The seventh-generation head of Weatherby’s Private Bank was praised for imbuing it with ‘definite mojo’ at the 13th edition of the Spear’s Wealth Management Awards, reports Arun Kakar
The chief executive of Weatherbys Bank and Weatherbys Private Bank, Roger Weatherby, paid tribute to ‘two-and-a-half-centuries-worth’ of ‘team effort’ when he accepted the Outstanding Achievement award at this year’s Spear’s Wealth Management Awards.
Hosted by Sky News economics editor Ed Conway, the event saw more than 350 figures from business, finance, law and luxury gather to celebrate achievement across the asset management, banking and private client fields at Skinners’ Hall in the heart of the City of London.
The award, which is given to an individual chosen by the Spear’s editorial board for a unique achievement, contribution or performance, was given to Weatherby’s leadership of the firm, which the judges described as ‘going through a modern renaissance’.
The bank, which the judges said was ‘behaving with boundless brio’, was founded in 1770 and has an impressive pedigree in horse racing. It administers racing under contract from the British Horseracing Authority and provides a number of services to racecourses, owners, trainers, breeders and enthusiasts. Its private bank was founded in 1994.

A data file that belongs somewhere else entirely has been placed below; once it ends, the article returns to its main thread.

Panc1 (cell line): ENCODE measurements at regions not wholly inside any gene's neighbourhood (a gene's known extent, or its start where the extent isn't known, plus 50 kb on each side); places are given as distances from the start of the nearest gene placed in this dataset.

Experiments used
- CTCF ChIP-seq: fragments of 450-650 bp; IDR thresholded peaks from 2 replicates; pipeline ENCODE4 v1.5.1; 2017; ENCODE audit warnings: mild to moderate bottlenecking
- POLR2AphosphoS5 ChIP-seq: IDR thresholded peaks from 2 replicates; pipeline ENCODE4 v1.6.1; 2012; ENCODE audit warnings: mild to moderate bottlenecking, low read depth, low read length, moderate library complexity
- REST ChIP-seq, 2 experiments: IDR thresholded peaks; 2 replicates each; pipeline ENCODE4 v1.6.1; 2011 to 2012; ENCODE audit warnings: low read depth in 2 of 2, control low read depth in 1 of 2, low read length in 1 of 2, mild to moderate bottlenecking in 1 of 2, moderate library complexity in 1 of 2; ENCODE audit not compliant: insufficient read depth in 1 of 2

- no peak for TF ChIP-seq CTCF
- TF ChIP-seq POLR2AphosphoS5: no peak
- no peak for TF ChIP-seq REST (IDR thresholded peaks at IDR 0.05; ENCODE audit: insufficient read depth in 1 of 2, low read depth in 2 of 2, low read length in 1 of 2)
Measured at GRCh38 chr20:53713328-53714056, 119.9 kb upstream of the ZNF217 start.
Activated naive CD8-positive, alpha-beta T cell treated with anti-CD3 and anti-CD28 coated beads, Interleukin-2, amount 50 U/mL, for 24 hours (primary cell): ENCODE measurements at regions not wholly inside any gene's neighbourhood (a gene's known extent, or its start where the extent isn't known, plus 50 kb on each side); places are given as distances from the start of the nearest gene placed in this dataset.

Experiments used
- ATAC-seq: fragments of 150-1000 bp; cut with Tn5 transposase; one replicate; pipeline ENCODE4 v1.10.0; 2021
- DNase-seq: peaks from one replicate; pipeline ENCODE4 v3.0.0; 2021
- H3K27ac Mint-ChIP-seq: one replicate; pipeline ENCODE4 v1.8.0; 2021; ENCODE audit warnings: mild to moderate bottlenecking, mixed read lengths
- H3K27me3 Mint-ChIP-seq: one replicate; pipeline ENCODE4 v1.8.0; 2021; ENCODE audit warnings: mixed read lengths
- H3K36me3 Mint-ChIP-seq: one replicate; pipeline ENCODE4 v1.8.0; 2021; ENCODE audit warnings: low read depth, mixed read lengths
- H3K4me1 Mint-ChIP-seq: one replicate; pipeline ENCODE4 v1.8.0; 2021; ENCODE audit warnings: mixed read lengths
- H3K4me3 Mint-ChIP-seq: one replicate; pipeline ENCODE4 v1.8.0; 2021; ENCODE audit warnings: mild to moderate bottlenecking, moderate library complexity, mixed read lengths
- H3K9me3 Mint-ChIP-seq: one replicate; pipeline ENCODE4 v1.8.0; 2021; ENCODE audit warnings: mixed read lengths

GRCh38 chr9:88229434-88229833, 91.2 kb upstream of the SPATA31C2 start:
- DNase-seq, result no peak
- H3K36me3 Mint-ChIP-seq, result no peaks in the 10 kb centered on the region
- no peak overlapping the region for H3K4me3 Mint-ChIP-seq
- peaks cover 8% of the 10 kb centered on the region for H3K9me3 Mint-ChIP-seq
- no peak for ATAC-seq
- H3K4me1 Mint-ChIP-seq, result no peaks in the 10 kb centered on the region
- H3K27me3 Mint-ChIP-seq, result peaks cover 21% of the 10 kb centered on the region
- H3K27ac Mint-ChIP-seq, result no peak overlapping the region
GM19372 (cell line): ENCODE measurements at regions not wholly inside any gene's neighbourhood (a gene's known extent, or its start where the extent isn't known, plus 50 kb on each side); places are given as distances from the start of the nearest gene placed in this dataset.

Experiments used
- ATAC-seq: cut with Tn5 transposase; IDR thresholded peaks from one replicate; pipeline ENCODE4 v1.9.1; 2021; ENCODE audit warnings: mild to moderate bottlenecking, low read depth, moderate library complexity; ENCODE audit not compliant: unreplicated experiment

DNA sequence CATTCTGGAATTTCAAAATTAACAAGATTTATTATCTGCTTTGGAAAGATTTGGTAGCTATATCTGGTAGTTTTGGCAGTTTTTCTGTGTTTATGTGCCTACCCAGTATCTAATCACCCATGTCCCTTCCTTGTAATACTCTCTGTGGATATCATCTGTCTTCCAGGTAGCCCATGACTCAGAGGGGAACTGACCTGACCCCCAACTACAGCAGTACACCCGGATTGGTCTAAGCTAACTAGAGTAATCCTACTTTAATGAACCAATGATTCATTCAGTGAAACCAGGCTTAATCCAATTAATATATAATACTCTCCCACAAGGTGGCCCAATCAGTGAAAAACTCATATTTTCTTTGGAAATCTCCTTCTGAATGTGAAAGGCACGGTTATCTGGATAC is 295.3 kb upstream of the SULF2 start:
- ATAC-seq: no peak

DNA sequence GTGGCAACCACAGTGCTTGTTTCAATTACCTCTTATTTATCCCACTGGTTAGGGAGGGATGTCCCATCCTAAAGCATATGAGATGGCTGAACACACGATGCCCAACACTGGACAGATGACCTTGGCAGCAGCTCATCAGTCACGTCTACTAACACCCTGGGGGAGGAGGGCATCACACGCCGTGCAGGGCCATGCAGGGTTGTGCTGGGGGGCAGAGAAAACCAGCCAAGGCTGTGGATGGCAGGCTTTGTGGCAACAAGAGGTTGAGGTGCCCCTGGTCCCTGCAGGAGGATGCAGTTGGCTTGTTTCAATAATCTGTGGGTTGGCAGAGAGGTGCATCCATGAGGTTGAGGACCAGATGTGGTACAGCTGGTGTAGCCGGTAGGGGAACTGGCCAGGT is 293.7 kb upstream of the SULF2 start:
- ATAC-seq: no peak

‘The firm is rich in history, but now feels modern, unstuffy and has definite mojo,’ noted the judges, who remarked that Weatherby’s leadership was in full display at the private bank’s Creating the Future conference last month, which they said was ‘evidence of real vision, and boasted astonishing speakers of breadth and urgency’.
Weatherby described the event, which included speakers such as Observer journalist Carole Cadwalladr and Extinction Rebellion co-founder Dr Gail Bradbrook, as a ‘real step into the unknown’.
In a stirring speech, Weatherby reserved his strongest words for the issue of climate change.
‘Companies, investors, regulators, governments; it’s going to affect the personal wealth of our clients and the wellbeing of us all if we get this wrong,’ he told the audience.
‘This is the room of the educated, the successful, the well-connected, and in these extraordinary times, it requires your extraordinary skills because every single one of us needs to come a part of the answer.’